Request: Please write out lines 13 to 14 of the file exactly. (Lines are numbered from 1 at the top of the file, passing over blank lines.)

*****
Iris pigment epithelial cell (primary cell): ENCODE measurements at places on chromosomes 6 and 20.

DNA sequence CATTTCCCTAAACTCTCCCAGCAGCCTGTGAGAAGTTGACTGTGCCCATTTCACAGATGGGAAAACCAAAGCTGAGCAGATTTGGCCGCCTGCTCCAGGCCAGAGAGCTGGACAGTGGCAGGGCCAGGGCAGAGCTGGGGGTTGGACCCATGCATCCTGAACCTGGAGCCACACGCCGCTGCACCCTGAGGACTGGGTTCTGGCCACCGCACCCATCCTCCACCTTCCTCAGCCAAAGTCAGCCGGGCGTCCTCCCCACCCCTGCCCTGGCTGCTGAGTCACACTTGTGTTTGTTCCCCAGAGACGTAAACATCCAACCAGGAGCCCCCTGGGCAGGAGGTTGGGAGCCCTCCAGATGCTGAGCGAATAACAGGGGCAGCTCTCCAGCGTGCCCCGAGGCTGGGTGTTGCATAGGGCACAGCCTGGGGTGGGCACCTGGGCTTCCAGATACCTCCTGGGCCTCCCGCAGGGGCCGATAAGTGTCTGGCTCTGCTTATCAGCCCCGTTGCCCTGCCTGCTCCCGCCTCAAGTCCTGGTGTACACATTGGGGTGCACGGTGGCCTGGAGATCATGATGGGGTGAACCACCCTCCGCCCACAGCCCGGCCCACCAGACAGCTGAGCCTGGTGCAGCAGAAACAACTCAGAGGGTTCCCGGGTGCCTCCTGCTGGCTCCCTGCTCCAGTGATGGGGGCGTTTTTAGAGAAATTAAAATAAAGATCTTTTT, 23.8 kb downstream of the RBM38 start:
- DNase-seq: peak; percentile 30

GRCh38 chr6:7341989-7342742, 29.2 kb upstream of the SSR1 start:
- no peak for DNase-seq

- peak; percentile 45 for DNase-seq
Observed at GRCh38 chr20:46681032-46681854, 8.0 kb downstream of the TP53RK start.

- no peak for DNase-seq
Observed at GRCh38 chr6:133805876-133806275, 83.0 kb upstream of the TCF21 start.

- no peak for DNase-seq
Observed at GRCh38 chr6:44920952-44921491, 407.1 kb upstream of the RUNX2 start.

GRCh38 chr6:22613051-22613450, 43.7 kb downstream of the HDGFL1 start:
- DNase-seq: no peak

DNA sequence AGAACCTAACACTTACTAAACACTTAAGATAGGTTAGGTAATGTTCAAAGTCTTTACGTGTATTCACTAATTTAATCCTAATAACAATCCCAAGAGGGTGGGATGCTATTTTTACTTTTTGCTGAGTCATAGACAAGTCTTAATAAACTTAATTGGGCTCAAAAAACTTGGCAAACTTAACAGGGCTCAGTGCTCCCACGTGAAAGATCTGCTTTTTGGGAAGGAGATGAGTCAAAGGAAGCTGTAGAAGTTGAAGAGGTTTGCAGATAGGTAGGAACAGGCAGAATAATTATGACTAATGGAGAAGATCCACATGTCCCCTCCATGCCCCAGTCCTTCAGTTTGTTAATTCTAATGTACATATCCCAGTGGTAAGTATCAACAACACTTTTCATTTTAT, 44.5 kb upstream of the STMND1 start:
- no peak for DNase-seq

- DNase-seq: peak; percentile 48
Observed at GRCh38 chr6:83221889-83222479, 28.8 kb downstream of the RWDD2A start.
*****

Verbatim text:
- DNase-seq: no peak

DNA sequence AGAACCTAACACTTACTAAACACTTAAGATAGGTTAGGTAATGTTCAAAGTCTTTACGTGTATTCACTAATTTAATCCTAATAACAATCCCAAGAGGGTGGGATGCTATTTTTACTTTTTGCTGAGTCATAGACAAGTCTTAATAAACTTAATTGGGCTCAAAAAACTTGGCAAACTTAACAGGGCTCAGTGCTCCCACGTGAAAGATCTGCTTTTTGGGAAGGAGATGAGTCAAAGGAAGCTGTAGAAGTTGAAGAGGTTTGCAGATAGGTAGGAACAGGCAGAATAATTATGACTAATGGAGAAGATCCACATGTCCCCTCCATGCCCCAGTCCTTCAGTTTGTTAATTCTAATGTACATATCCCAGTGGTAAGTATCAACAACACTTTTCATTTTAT, 44.5 kb upstream of the STMND1 start: